Tree mode of death and mortality risk factors across Amazon forests
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The carbon sink capacity of tropical forests is substantially affected by tree mortality. However, the main drivers of tropical tree death remain largely unknown. Here we present a pan-Amazonian assessment of how and why trees die, analysing over 120,000 trees representing > 3800 species from 189 long-term RAINFOR forest plots. While tree mortality rates vary greatly Amazon-wide, on average trees are as likely to die standing as they are broken or uprooted—modes of death with different ecological consequences. Species-level growth rate is the single most important predictor of tree death in Amazonia, with faster-growing species being at higher risk. Within species, however, the slowest-growing trees are at greatest risk while the effect of tree size varies across the basin. In the driest Amazonian region species-level bioclimatic distributional patterns also predict the risk of death, suggesting that these forests are experiencing climatic conditions beyond their adaptative limits. These results provide not only a holistic pan-Amazonian picture of tree death but large-scale evidence for the overarching importance of the growth–survival trade-off in driving tropical tree mortality.
Esquivel-Muelbert , A , Phillips , O L , Brienen , R J W , Fauset , S , Sullivan , M J P , Baker , T R , Chao , K J , Feldpausch , T R , Gloor , E , Higuchi , N , Houwing-Duistermaat , J , Lloyd , J , Liu , H , Malhi , Y , Marimon , B , Marimon Junior , B H , Monteagudo-Mendoza , A , Poorter , L , Silveira , M , Torre , E V , Dávila , E A , del Aguila Pasquel , J , Almeida , E , Loayza , P A , Andrade , A , Aragão , L E O C , Araujo-Murakami , A , Arets , E , Arroyo , L , Aymard C , G A , Baisie , M , Baraloto , C , Camargo , P B , Barroso , J , Blanc , L , Bonal , D , Bongers , F , Boot , R , Brown , F , Burban , B , Camargo , J L , Castro , W , Moscoso , V C , Chave , J , Comiskey , J , Valverde , F C , da Costa , A L , Cardozo , N D , Di Fiore , A & Honorio Coronado , E 2020 , ' Tree mode of death and mortality risk factors across Amazon forests ' , Nature Communications , vol. 11 , 5515 . https://doi.org/10.1038/s41467-020-18996-3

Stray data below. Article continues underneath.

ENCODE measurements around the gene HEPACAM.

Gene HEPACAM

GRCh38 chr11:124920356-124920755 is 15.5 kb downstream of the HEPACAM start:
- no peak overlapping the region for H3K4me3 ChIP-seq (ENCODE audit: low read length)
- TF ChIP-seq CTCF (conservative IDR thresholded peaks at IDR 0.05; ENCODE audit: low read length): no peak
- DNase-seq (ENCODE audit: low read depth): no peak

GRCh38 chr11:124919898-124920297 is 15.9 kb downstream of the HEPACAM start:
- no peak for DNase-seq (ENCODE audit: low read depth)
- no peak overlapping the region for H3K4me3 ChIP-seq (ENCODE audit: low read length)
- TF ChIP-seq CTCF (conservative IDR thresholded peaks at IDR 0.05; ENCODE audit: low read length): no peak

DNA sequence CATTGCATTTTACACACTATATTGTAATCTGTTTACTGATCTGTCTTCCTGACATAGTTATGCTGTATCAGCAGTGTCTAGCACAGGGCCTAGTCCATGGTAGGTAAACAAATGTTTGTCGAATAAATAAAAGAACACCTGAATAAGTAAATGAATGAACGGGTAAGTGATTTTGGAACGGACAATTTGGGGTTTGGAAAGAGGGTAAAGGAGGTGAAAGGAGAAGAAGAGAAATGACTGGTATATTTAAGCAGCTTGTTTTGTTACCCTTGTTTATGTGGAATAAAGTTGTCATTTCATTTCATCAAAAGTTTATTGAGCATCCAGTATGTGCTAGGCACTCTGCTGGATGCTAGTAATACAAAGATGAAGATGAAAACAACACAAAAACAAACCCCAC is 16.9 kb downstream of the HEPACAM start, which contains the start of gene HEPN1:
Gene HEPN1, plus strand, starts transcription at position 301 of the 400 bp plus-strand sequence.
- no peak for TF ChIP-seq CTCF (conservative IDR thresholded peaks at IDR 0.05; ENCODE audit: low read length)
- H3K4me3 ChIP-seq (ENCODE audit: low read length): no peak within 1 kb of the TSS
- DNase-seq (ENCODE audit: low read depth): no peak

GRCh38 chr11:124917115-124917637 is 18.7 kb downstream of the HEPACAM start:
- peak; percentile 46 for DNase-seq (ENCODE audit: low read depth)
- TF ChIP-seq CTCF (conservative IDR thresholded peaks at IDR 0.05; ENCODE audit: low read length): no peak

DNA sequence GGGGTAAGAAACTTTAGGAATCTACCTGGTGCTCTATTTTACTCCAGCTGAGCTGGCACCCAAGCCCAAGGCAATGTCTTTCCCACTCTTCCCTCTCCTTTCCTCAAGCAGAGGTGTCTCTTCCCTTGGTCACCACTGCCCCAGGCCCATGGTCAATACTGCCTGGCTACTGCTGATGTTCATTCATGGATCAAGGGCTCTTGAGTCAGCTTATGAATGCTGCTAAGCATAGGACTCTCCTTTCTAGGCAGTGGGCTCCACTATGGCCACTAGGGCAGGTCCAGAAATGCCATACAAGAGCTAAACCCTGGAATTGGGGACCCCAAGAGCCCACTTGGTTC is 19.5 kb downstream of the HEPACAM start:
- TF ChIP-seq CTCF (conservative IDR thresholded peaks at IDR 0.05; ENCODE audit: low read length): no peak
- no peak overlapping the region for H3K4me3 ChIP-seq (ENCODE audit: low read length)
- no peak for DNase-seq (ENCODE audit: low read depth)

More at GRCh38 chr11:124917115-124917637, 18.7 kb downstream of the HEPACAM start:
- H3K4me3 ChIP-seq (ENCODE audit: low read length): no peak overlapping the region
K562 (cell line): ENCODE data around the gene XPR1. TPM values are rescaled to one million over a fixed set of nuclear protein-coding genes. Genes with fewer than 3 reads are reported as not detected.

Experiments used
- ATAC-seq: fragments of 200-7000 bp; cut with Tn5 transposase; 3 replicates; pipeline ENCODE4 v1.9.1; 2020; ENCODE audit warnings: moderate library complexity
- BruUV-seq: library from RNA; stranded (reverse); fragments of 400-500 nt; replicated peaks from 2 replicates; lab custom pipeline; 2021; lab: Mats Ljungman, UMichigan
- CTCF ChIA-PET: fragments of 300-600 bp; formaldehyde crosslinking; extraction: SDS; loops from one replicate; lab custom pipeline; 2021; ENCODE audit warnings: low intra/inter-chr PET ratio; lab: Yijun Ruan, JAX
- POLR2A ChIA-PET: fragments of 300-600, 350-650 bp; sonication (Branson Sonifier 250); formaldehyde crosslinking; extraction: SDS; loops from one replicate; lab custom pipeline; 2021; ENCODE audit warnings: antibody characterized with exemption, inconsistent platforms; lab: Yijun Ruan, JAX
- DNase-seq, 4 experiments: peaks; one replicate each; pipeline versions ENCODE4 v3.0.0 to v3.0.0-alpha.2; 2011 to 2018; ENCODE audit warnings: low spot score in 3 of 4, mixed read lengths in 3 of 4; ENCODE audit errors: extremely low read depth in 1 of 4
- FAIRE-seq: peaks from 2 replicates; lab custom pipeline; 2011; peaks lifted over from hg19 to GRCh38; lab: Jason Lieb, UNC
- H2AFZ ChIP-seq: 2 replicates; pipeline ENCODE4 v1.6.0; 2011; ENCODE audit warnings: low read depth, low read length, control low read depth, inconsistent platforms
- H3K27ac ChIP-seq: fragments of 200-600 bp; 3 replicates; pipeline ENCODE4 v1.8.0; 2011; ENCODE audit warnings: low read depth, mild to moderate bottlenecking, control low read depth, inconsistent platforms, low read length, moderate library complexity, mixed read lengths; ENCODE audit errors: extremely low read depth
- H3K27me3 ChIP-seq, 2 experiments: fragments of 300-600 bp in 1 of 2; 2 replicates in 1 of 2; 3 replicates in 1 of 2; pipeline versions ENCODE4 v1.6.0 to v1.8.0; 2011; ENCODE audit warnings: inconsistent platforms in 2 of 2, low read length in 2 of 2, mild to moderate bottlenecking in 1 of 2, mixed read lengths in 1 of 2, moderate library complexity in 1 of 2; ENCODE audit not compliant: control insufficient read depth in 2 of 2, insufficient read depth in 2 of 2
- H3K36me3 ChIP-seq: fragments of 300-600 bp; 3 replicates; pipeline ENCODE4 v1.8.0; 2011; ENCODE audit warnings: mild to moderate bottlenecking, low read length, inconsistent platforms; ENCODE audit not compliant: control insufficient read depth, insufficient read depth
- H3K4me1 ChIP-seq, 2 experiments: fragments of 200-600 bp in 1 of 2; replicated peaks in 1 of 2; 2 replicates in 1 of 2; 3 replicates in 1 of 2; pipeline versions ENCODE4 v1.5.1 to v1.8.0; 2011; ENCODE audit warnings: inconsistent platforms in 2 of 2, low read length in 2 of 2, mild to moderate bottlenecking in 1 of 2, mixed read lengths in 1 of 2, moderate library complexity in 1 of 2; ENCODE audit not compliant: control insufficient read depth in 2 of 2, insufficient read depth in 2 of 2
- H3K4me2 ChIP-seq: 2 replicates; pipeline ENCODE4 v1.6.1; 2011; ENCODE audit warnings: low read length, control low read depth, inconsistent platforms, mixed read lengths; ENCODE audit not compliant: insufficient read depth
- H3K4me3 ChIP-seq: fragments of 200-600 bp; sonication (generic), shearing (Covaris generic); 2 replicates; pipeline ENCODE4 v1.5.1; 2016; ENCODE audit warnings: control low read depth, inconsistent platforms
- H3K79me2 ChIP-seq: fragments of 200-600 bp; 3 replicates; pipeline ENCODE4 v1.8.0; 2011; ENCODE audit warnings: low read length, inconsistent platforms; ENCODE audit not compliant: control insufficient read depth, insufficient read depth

Copyright © The Author(s) 2020, corrected publication 2021. Open Access. This article is licensed under a Creative Commons Attribution 4.0 International License, which permits use, sharing, adaptation, distribution and reproduction in any medium or format, as long as you give appropriate credit to the original author(s) and the source, provide a link to the Creative Commons license, and indicate if changes were made. The images or other third party material in this article are included in the article’s Creative Commons license, unless indicated otherwise in a credit line to the material. If material is not included in the article’s Creative Commons license and your intended use is not permitted by statutory regulation or exceeds the permitted use, you will need to obtain permission directly from the copyright holder.
DescriptionFunding Information: The analysis undertaken here was largely funded by the NERC-funded TREMOR project (NE/N004655/1) to D.G., R.J.W.B., E.G. and O.L.P. A.E.-M. was funded by TREMOR and by two ERC awards (T-FORCES 291585, TreeMort 758873). D.G. acknowledges further support from a Newton-funded consortium award (ARBOLES, NE/S011811/1). O.L.P. was supported by an ERC Advanced Grant and a Royal Society Wolfson Research Merit Award. T.A.M.P. was funded by the ERC award TreeMort 758873. This is paper number 47 of the Birmingham Institute of Forest Research. T.R.F., L.E.O.C.A. and O.L.P. were supported by NERC NE/N011570/1. Support for RAINFOR has come from the Natural Environment Research Council (NERC) Urgency Grants and NERC Consortium Grants AMAZONICA (NE/F005806/ 1), TROBIT (NE/D005590/1) and BIO-RED (NE/N012542/1), a European Research Council (ERC) grant T-FORCES (291585), the Gordon and Betty Moore Foundation (#1656), the European Union’s Seventh Framework Programme (282664, AMAZA-LERT) and the Royal Society (CH160091). This is paper #47 of the Birmingham Institute of Forest Research (BIFoR).
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